SDN Takes Manhattan: IBM’s new live migration demo
From the Muppets to the Weeping Angels, many have tried to take Manhattan by storm in TV and film. This past month, IBM had an opportunity when we unveiled a new demo showcasing the power of software defined networking (SDN) and Network Function Virtualization (NFV) for both data centers and telecommunication providers.
This demo is the latest work from IBM’s collaboration with the New York State Center for Cloud Computing & Analytics at Marist College. Established earlier this year with a $3 M grant from the governor of New York, this center supports a wide range of projects which benefit businesses in New York State. One of these projects, sponsored in part by IBM’s university relations group and by other business partners including Adva Optical Networking, is the SDN / NFV test bed, located in the brand new Hancock Building on the Marist campus. This data center houses many different types of IBM servers, storage, and system networking devices (including IBM PureSystems and IBM G8264 switches), as well as optical wide area networking equipment from Adva (the FSP 3000 platform). This environment was used to develop a new, first of its kind deployment of SDN across multiple data centers separated by 125 km of optical fiber, in which the optical WAN equipment is also orchestrated by the same SDN controller. While current SDN standards only support Layer 2-3, there is an effort under way to standardize OpenFlow down to the physical layer, which is expected to make significant progress in 2014.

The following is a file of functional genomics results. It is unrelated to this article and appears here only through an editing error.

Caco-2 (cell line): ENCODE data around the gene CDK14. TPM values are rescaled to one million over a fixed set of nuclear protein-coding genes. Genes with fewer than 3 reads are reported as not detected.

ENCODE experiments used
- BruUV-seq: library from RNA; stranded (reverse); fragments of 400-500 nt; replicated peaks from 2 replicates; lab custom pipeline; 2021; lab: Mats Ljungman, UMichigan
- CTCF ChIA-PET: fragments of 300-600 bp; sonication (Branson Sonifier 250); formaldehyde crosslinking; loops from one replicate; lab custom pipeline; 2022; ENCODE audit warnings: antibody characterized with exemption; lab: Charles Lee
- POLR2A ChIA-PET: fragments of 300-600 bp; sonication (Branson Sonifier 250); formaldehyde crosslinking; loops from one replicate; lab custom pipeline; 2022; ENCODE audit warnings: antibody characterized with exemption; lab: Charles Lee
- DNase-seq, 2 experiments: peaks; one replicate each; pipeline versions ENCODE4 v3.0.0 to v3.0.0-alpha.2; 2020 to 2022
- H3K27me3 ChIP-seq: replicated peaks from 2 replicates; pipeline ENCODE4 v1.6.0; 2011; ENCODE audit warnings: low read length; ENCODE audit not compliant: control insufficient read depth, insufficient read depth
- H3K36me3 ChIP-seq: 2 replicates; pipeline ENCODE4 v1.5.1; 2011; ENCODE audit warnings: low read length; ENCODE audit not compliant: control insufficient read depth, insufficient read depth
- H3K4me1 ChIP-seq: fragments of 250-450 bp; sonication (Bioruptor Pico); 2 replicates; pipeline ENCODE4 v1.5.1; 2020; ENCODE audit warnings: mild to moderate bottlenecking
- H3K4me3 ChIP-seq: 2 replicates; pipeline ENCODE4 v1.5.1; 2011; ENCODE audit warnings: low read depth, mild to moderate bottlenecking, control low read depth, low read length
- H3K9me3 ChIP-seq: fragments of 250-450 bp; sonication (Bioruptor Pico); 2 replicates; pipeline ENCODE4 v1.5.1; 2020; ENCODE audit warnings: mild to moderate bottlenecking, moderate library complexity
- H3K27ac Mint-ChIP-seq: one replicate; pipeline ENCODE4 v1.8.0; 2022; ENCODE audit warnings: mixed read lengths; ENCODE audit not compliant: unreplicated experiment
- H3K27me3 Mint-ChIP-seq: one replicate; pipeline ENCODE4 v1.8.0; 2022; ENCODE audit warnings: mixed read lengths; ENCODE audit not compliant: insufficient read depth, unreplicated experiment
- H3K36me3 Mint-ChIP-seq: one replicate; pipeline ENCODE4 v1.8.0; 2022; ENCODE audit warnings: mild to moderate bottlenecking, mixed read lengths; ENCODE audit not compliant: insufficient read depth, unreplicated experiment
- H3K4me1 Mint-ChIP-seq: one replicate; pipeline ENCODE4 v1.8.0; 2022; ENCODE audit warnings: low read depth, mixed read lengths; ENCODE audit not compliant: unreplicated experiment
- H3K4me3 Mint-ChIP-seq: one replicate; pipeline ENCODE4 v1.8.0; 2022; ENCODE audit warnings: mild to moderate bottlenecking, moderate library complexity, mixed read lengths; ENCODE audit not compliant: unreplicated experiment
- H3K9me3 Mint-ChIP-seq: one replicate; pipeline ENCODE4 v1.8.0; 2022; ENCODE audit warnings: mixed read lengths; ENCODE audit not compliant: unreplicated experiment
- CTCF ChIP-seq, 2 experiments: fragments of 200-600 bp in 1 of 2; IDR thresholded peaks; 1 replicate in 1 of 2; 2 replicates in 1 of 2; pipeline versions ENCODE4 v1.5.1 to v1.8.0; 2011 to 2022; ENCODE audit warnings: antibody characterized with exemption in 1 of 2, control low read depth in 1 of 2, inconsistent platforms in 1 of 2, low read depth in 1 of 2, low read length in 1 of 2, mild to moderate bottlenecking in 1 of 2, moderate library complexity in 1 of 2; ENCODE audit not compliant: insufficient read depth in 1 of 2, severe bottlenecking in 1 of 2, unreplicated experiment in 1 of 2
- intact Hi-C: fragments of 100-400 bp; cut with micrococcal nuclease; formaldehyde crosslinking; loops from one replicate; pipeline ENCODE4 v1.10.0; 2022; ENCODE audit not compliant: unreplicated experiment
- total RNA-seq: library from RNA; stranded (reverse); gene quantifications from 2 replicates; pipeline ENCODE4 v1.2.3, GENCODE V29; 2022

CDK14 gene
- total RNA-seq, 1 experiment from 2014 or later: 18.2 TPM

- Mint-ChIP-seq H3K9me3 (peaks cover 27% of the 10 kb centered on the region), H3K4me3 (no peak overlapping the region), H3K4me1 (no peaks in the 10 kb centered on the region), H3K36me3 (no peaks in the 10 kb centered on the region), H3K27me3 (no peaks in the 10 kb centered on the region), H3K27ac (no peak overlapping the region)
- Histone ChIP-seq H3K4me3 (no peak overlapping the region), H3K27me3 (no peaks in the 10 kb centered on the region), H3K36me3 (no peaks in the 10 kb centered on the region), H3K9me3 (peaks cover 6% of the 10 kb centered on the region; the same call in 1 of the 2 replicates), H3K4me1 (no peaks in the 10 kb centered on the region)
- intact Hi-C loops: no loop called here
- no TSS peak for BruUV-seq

The Marist college faculty and students did an outstanding job writing several new applications for this environment, including an open source management graphical user interface called Avior, which controls OpenFlow devices from a mobile device such as a tablet or smart phone. Avior allows us to monitor network statistics, configure traffic flows, and administer firewall or load balancer properties, without requiring the network administrator to write complex Python code scripts. Avior incorporates a static flow pusher which can deploy pre-configured network profiles or schedule network configuration events for touch-free provisioning. A second application developed specifically for the Adva optical network (which the students have named Advalanche) is called by Avior to orchestrate the WDM equipment. We use the open source application Ganglia to monitor events such as server utilization or available memory; when a preset threshold is exceeded, Ganglia executes an action such as provisioning a network profile, migrating a VM, or cloning a VM. The SDN controller runs OpenFlow 1.0, and can be either the IBM PNC controller or an open source controller such as Floodlight (we plan to introduce Open Daylight into the test bed when it becomes publicly available this coming December).